Whatever the outward forms of rule, God exercises his kingship primarily in the heart of the believer. But time does not stand still. As the world turns away, the Church becomes forced to choose whether to please the world or stick to the faith once delivered and please God. It is difficult for the pastor of a State church to say, “Jesus Christ will destroy all the kingdoms of the earth.” At the end of the age, God says, “Come out of her, my people, lest you participate in her sins and her plagues become yours.” The kingdom belongs to those who hear this call and do separate themselves from the world.
love, impliying that believers see each other as equal in status and as close as kin. The preamble refers to the occasion when God told the self-serving steward of the house of David that Eliakim would take over the keys and assume responsibility for the running of government (Isa 22:22, II Ki 18:8). Jesus now has charge of the royal house (Isa 9:6), and he will exercise his power so as to open a door for effective work. Some of the Jews – followers of Satan rather than real Jews (Rom 2:28f) – have been opposing the church’s witness, but sooner or later they will have to abase themselves before them. As with the community at Smyrna, Jesus has no word of criticism. After the general greeting Philadelphia is the only church to hear that he has loved them.
‘Hour of trial’ recalls the words Jesus used to describe his own hour of trial (Matt 26:45, 26:41). The primary meaning is to test or try someone’s worth, whether by suffering or by temptation (including opportunities to avoid suffering at the cost of denying Jesus). Knowing what they have gone through, he will keep the Philadelphians from the tribulation described later in the book. But they should not rest on their laurels: the crown of life will be theirs only if they remain steadfast; it is still possible to lose the prize.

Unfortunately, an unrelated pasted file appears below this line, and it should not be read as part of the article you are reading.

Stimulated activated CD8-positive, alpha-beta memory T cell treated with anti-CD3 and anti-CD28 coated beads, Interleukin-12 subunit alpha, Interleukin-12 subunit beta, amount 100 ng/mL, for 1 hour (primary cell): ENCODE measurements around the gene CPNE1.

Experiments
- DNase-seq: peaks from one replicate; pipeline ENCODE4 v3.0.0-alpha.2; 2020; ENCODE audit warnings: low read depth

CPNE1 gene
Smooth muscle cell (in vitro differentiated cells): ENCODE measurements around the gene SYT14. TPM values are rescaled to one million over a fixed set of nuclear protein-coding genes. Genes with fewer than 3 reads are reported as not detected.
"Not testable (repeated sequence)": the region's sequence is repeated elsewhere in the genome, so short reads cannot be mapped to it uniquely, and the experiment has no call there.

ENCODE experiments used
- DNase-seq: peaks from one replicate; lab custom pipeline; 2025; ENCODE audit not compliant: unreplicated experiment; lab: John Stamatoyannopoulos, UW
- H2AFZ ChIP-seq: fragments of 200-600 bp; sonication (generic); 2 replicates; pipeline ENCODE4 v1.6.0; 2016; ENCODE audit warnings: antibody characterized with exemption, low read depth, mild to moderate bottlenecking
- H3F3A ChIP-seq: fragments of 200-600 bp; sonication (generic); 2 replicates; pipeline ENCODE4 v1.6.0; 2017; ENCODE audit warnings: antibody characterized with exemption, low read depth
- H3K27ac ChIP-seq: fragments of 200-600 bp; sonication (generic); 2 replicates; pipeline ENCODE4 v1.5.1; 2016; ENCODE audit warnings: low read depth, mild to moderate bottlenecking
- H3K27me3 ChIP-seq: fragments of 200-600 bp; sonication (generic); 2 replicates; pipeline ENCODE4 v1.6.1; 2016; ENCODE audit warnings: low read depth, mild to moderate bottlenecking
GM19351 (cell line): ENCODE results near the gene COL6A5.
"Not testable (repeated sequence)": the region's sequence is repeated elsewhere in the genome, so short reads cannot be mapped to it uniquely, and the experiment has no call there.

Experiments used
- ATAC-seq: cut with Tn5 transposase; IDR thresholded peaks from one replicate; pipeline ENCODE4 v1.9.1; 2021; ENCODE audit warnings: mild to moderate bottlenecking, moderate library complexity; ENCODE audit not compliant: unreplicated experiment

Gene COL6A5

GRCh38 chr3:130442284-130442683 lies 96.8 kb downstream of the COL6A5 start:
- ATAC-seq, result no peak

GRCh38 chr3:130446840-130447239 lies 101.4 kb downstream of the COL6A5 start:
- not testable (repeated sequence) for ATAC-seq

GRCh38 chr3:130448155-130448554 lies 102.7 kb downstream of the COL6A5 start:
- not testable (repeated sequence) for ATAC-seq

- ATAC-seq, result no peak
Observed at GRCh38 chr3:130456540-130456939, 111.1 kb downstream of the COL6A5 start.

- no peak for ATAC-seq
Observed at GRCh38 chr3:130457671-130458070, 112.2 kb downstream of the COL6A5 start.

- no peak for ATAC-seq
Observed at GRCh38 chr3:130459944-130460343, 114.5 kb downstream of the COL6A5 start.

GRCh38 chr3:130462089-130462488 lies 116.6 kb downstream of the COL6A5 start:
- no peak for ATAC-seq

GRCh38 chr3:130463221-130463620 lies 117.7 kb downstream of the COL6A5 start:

The ‘temple of my God’ is his invisible dwelling-place in heaven. Whoever remains faithful will be part of that habitation (Isa 56:5); he will know God intimately, and Jesus intimately. The new Jerusalem, God and man together, will come down from heaven, and he will be amongst its citizens.
An open door suggests an opportunity to share the message about the kingdom with those who will listen (I Cor 16:9, Col 4:3). ‘Little power’ suggests little political power. Here again we may discern a historical parallel. Spanish and Portuguese missionaries had been working in South America from as early as the 16th century. In the 18th century the Moravians too sent missionaries far beyond Europe. Amongst those they influenced were John and Charles Wesley, who, along with George Whitefield, Jonathan Edwards and Howell Harris, travelled in Britain and North America far and wide to bring the gospel to millions who had never heard it, whether or not they went to church. Undeterred by violent mobs, they asked, “Do you desire to flee from the wrath to come, and to be saved from your sins?” Many repented and heeded the call to aspire after holiness and goodness. Like the Jews in Philadelphia, clergy in the established Church opposed them; few welcomed the converts into their congregations.